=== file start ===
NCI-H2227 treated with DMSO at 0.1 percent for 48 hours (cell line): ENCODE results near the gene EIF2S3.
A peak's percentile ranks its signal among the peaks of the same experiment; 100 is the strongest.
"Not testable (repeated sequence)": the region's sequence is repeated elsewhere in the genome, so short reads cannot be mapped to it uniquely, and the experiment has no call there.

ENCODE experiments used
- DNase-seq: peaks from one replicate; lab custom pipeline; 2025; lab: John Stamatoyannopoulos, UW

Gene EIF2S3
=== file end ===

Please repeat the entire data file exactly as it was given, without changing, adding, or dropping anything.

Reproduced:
NCI-H2227 treated with DMSO at 0.1 percent for 48 hours (cell line): ENCODE results near the gene EIF2S3.
A peak's percentile ranks its signal among the peaks of the same experiment; 100 is the strongest.
"Not testable (repeated sequence)": the region's sequence is repeated elsewhere in the genome, so short reads cannot be mapped to it uniquely, and the experiment has no call there.

ENCODE experiments used
- DNase-seq: peaks from one replicate; lab custom pipeline; 2025; lab: John Stamatoyannopoulos, UW

Gene EIF2S3